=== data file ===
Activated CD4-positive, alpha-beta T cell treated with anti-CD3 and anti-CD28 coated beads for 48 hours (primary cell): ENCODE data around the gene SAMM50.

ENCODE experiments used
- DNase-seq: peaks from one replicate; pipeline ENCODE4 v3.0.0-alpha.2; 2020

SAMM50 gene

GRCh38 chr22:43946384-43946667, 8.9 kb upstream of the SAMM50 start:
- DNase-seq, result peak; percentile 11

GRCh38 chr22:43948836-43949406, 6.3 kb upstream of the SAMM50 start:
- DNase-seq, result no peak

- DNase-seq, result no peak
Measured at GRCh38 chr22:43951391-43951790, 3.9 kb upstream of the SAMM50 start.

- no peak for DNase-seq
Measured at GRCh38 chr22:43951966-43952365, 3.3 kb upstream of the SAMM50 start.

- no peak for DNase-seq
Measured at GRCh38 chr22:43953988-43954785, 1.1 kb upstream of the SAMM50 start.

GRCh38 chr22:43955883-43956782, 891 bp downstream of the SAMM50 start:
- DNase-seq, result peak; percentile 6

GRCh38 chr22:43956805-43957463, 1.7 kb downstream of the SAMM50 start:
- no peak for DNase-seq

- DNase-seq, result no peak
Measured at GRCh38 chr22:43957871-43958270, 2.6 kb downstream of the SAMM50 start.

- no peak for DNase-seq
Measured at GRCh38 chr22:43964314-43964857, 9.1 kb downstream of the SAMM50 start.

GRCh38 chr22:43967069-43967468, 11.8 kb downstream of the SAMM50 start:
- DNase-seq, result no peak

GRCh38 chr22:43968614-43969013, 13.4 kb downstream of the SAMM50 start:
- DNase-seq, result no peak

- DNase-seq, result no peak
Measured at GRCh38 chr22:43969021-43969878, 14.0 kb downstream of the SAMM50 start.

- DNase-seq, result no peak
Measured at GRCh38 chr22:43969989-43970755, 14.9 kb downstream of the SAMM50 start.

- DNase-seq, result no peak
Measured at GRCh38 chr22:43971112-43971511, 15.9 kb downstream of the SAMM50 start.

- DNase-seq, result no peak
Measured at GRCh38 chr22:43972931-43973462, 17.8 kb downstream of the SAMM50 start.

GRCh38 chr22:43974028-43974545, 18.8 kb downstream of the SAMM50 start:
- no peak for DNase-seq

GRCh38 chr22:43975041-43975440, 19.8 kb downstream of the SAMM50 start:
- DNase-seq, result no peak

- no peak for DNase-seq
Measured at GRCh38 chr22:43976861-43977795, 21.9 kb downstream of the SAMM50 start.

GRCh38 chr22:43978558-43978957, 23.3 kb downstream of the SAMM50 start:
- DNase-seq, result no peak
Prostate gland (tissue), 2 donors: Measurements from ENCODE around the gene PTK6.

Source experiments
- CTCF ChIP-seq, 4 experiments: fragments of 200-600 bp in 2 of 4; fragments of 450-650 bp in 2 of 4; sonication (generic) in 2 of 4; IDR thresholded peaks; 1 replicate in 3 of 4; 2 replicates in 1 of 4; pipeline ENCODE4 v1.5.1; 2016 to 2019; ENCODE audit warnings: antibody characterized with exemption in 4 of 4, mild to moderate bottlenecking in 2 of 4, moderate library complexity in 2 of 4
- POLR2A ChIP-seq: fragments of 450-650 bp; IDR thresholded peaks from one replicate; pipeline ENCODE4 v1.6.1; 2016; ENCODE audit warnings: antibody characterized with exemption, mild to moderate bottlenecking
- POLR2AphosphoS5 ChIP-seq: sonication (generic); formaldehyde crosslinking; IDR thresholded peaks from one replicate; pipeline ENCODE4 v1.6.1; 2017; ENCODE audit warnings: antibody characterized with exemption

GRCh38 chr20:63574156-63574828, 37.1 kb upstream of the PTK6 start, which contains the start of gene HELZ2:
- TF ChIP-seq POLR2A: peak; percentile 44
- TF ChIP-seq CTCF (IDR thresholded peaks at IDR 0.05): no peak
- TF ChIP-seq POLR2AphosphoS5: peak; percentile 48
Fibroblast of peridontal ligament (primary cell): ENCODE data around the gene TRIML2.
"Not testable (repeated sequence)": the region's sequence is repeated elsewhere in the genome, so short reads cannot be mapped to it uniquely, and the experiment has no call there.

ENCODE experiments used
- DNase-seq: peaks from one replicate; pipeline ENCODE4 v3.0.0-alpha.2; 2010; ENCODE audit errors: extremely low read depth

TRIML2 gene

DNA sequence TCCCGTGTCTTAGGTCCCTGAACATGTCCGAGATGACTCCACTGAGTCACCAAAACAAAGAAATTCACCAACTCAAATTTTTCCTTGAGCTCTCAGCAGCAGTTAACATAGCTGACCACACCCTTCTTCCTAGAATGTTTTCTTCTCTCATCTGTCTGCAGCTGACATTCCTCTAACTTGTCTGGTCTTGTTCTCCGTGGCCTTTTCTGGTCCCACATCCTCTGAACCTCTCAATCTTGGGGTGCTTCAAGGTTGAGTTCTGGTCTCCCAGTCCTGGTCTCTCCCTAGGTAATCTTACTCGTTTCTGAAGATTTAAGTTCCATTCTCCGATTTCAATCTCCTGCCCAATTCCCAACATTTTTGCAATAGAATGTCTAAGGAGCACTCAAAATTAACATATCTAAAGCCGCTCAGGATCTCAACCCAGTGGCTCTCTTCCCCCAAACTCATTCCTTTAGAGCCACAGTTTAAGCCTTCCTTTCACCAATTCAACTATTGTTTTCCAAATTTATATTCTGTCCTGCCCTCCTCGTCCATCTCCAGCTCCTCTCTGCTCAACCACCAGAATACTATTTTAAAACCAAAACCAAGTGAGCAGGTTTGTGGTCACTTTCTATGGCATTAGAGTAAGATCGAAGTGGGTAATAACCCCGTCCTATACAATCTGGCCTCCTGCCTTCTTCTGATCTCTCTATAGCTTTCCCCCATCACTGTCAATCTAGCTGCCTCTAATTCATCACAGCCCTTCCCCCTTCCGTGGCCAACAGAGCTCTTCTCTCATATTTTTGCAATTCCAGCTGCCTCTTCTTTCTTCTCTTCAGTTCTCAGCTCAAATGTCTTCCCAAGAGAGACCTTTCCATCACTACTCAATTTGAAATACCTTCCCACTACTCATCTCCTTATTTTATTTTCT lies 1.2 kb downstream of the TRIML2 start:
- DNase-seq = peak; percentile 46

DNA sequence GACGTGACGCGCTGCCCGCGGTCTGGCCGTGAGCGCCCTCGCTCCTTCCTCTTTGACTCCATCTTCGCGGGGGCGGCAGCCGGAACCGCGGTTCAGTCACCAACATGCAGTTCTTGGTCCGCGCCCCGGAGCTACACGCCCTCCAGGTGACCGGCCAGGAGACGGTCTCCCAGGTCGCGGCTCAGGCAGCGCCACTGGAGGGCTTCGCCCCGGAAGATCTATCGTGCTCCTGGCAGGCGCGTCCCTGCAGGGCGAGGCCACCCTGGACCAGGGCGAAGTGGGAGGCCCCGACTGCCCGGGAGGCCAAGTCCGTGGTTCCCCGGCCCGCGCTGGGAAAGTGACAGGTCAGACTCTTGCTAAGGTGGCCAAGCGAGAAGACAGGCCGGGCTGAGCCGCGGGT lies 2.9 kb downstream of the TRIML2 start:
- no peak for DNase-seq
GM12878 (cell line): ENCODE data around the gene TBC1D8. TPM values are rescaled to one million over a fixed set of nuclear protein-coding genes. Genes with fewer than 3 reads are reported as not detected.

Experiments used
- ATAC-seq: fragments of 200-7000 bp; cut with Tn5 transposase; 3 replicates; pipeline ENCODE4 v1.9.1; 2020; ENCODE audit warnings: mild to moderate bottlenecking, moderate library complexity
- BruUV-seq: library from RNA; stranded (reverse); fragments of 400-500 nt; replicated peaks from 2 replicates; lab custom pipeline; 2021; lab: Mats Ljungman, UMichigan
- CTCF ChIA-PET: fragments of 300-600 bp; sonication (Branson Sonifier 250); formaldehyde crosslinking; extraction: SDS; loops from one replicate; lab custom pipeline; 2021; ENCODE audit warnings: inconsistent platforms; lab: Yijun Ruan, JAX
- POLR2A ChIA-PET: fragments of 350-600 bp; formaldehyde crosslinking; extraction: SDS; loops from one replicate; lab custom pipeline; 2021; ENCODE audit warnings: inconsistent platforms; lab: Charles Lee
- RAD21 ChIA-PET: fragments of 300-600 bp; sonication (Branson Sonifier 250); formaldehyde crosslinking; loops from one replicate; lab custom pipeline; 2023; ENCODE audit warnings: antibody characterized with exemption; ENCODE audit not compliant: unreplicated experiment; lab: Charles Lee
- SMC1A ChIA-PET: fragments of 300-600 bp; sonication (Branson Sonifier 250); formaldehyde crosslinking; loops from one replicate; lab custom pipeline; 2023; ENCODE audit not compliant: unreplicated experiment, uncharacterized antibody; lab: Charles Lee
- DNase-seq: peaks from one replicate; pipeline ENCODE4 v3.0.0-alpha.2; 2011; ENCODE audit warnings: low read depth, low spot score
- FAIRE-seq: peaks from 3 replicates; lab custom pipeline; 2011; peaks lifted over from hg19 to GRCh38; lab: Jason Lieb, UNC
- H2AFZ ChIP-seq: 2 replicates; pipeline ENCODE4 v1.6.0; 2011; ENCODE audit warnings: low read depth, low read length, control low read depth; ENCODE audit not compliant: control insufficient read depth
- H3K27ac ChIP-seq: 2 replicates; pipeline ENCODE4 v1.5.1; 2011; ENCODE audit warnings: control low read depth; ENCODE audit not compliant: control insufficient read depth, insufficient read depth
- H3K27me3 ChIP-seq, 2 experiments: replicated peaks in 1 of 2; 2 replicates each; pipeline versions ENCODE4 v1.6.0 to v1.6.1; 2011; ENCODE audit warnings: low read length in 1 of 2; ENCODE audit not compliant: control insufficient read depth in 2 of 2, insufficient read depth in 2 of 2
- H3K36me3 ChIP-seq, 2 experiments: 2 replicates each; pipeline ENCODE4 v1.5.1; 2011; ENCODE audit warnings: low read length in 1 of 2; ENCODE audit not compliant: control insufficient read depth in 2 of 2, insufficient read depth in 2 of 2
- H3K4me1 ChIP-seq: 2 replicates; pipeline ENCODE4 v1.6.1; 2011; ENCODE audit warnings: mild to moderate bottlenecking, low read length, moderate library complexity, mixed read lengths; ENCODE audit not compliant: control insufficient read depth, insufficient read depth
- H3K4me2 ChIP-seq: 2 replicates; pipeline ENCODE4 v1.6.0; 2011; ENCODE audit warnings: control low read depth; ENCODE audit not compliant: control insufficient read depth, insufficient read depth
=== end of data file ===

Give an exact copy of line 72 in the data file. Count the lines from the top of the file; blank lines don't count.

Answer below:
- H3K27ac ChIP-seq: 2 replicates; pipeline ENCODE4 v1.5.1; 2011; ENCODE audit warnings: control low read depth; ENCODE audit not compliant: control insufficient read depth, insufficient read depth